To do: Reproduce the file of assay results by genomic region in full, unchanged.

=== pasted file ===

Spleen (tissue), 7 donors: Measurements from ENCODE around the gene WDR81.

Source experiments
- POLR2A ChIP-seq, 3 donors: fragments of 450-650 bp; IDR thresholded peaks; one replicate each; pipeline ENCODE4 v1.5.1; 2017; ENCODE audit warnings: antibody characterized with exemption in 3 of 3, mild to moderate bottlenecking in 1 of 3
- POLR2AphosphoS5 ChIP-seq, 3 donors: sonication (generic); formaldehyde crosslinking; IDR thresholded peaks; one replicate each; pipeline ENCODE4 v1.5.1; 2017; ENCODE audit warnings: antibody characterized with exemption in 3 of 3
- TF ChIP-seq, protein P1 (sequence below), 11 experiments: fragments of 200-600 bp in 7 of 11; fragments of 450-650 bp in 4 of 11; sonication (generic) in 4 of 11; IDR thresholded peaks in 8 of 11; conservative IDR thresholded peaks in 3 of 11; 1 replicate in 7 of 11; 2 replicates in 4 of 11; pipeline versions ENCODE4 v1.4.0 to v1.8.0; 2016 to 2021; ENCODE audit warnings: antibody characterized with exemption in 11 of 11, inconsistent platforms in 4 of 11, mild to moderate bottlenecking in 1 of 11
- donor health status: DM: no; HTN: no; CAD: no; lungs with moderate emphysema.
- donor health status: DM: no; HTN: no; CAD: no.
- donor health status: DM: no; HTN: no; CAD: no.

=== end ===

Spleen (tissue), 7 donors: Measurements from ENCODE around the gene WDR81.

Source experiments
- POLR2A ChIP-seq, 3 donors: fragments of 450-650 bp; IDR thresholded peaks; one replicate each; pipeline ENCODE4 v1.5.1; 2017; ENCODE audit warnings: antibody characterized with exemption in 3 of 3, mild to moderate bottlenecking in 1 of 3
- POLR2AphosphoS5 ChIP-seq, 3 donors: sonication (generic); formaldehyde crosslinking; IDR thresholded peaks; one replicate each; pipeline ENCODE4 v1.5.1; 2017; ENCODE audit warnings: antibody characterized with exemption in 3 of 3
- TF ChIP-seq, protein P1 (sequence below), 11 experiments: fragments of 200-600 bp in 7 of 11; fragments of 450-650 bp in 4 of 11; sonication (generic) in 4 of 11; IDR thresholded peaks in 8 of 11; conservative IDR thresholded peaks in 3 of 11; 1 replicate in 7 of 11; 2 replicates in 4 of 11; pipeline versions ENCODE4 v1.4.0 to v1.8.0; 2016 to 2021; ENCODE audit warnings: antibody characterized with exemption in 11 of 11, inconsistent platforms in 4 of 11, mild to moderate bottlenecking in 1 of 11
- donor health status: DM: no; HTN: no; CAD: no; lungs with moderate emphysema.
- donor health status: DM: no; HTN: no; CAD: no.
- donor health status: DM: no; HTN: no; CAD: no.